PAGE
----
Or Why I’m Glad We Have an Artificial Christmas Tree
What do you think about fake Christmas trees?
If you’d asked my opinion on this controversial subject five years ago, I’d have rolled my eyes and flippantly dismissed the question with a shake of my ponytail.
In my snobbiest, most condescending tone, I would have told you that I’d never allow an artificial Christmas tree in my house.
In the way only parenthood can alter you to the core, I’ve become an outright liar and hypocrite.
Just like I swore I would never plop my kids in front of the TV or bribe them with lollipop kick-backs, I now have seasonal duplicity atop my list of parenting fails.
Yes, as the twinkling lights on my fake Christmas tree mock me, I’m eating my words with the same frequency I inhale homemade sugar cookies.
So how did I fall into the prickly clutches of synthetic pine needles?
It was 1985, and I was 4. The perfect age to revel in the wonder and magic of the season.
We lived outside of Nashville, near my mom’s hometown. Every holiday we did the obligatory house hop to visit family.
My great Aunt Selene lived in a tiny, two-bedroom house with an airplane-sized bathroom and a kitchen that made IKEA look downright indulgent. Every year her cramped living room was further dwarfed by an enormous Christmas tree.
A flocked, dazzling, white monstrosity of a tree.
The strength of every man-made limb was tested by an assortment of glittering ornaments. And the glare of the lights cast off the blinding-white needles and twinkling tinsel was visible from space.
This tree was so hideously tacky it was actually stunningly beautiful.
I don’t remember many of the gifts Santa brought me, but I’ll never forget that tree. Selene is now in her 90s. I hope she still has that gorgeous beast.
But as much as I loved my aunt’s white wonder, it couldn’t hold a blinking, oversized bulb to the Christmas trees of my youth.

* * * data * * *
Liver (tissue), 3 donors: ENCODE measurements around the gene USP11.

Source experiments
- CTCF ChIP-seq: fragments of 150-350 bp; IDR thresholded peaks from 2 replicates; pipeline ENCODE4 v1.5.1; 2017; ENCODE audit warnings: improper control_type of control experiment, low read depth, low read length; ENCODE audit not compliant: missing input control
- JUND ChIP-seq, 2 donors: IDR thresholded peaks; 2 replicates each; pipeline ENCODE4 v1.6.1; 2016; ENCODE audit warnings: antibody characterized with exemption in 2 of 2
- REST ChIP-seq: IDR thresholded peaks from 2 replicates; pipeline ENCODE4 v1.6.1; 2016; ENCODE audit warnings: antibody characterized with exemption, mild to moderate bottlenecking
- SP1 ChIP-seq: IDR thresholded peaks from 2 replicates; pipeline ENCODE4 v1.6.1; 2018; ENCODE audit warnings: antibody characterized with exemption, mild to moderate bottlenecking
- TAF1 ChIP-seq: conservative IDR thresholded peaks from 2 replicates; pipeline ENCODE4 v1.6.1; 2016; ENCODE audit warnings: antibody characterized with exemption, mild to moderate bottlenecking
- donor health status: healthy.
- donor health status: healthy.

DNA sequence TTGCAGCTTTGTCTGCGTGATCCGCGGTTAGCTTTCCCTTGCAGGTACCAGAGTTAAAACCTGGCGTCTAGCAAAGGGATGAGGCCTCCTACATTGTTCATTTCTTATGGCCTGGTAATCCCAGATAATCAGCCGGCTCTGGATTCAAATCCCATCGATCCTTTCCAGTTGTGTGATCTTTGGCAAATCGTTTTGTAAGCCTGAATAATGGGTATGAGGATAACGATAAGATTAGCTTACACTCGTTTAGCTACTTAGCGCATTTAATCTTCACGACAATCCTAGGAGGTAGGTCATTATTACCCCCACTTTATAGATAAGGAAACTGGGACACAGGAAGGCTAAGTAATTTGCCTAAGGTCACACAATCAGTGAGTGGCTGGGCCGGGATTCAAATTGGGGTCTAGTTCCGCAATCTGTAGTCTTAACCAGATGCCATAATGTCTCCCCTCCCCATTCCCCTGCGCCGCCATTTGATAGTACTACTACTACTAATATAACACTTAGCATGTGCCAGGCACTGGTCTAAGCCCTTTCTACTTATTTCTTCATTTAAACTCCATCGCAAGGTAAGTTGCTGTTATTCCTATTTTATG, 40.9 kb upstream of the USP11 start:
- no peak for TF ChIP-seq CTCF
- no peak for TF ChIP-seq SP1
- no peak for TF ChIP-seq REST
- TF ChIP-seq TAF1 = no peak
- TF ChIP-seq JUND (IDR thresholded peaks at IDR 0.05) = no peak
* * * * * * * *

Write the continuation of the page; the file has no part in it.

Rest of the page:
Ghosts of Christmas Past
I don’t know if our trees were Balsam fir, Virginia pine, or Leyland cypress. Some years they were tall and slender; sometimes they were sturdy and stout. But every year they were lovingly selected.
One year our church sold them as a fundraiser, and we had all-access passes to the heated trailer and watered-down hot chocolate. Most years we found hidden gems in the corners of grocery store parking lots.
We strapped our tree to the car and prayed the bungee cords held. My dad wrangled the tree into the stand, and we’d keep the dog from gulping the water out of the base.
We adorned our trees with a hodgepodge of baubles and trinkets and a cloth angel on top. We lovingly hung the crappy, homemade decorations with the same care as the heirlooms.
There was no master plan. No color coordination. The lights were strung haphazardly, a mess of shapes and colors. We had those death-trap bulbs with hot liquid pulsing through them.
By Christmas morning, our house brimmed with the heavenly scent of pine.
When pine needles poke through your reindeer jammies straight into your derriere, you know it’s Christmas.
When we left our parents an empty nest, they bought a fake tree. In more recent history, my entire family rejoiced the long-overdue demise of my in-laws’ spinning – YES, spinning! – tree. Finally, no more Christmas morning vertigo.
My Hypocrisy Knows No Bounds
I swore I’d never deny my children the experience and wealth of memories of a real tree. I envisioned a tree farm, a trudge through the snow in Currier & Ives style, and, with a spotlight from above, the perfect tree revealing itself to us.
How did an imposter wind up smack dab in the middle of my house?
In a word? Convenience.
In our Bah Humbug Period – also known as Before Bean – we didn’t even put up a tree.
With our entire family located around Atlanta, our parents’ homes have always been Holiday Central.
After Bean was born, we needed our own holiday traditions. Even though we still make the trek to Georgia, we want Santa to stop at our house too.
With every weekend between Thanksgiving and Christmas packed with parties, outings, and the occasional return from an international business trip, we could no longer deny the benefits of an evergreen tree.
A tree we could assemble in a flash. A tree we didn’t have to toss to the curb before our annual pilgrimage. A tree we could enjoy December 1st to 31st.
So three years ago we hit the after-Christmas clearance at Target and found a beautiful fake tree for next to nothing. It doesn’t smell as sweet, but it’s not so bad.
Now my little family lovingly unpacks our own hodgepodge of decorations. We have an assortment of Virginia Tech ornaments, precious handprints from the girls’ first Christmases, and barely recognizable art projects.
This year Bean made the crowning glory. A star painstakingly cut from cardboard, covered in foil, adorned with ribbons, and generously sprinkled with glitter and love.
Now 4, Bean is the same age I was when I first delighted in my aunt’s artificial tree. It’s precious to see the wonder of Christmas through my daughter’s eyes.
When she says, ‘C’mon, Monkey, let’s go look at the tree again,’ it turns my insides to mush.
If being a hypocrite means I get to hear those words a few extra days every year, you can serve me another steaming pile of my own words. I’ll eat ‘em – and another sugar cookie – as I bask in the glow of my fake tree.
Do you have a fake tree or a real Christmas tree? What’s your favorite holiday memory?